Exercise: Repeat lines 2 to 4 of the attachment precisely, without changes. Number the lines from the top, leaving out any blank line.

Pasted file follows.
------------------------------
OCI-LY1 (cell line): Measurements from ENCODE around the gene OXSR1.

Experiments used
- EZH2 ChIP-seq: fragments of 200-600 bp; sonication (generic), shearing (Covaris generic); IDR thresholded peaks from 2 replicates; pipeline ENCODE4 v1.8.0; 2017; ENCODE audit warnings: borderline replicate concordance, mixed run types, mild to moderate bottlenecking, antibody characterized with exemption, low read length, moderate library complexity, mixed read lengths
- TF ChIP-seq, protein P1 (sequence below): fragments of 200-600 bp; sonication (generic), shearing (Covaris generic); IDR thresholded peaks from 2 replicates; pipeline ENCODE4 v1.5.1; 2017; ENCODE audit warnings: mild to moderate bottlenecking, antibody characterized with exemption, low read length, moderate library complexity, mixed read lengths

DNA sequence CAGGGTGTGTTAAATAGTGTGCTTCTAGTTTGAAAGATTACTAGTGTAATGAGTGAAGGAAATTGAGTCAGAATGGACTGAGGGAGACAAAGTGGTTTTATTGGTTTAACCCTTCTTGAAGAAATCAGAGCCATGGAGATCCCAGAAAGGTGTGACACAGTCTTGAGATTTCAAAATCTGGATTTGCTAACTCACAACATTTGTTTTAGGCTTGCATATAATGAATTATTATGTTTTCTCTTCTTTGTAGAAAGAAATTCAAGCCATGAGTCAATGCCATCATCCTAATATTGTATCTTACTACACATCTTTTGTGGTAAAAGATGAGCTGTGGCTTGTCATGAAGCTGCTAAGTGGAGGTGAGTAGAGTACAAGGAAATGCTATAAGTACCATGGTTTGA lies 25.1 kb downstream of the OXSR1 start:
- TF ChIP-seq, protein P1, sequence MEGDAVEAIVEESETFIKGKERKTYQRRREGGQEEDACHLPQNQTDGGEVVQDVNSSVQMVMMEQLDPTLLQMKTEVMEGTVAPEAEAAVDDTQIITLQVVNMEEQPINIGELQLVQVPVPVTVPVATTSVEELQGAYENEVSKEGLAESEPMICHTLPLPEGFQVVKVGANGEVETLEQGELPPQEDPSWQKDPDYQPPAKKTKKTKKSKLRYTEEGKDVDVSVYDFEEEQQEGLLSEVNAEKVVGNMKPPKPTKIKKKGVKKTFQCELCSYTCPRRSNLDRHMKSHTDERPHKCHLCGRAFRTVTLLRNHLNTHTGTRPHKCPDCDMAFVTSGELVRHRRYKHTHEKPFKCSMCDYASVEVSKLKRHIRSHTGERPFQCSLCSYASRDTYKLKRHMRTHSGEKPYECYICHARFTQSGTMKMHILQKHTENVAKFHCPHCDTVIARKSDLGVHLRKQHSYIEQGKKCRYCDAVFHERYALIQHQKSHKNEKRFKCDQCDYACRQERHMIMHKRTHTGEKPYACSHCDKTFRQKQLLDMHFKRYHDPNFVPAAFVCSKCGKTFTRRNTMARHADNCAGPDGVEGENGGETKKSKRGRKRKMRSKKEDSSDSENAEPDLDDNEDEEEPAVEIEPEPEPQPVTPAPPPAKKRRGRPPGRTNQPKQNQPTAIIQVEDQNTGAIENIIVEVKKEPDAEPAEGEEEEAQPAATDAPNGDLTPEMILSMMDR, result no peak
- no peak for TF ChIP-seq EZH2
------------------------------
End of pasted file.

Experiments used
- EZH2 ChIP-seq: fragments of 200-600 bp; sonication (generic), shearing (Covaris generic); IDR thresholded peaks from 2 replicates; pipeline ENCODE4 v1.8.0; 2017; ENCODE audit warnings: borderline replicate concordance, mixed run types, mild to moderate bottlenecking, antibody characterized with exemption, low read length, moderate library complexity, mixed read lengths
- TF ChIP-seq, protein P1 (sequence below): fragments of 200-600 bp; sonication (generic), shearing (Covaris generic); IDR thresholded peaks from 2 replicates; pipeline ENCODE4 v1.5.1; 2017; ENCODE audit warnings: mild to moderate bottlenecking, antibody characterized with exemption, low read length, moderate library complexity, mixed read lengths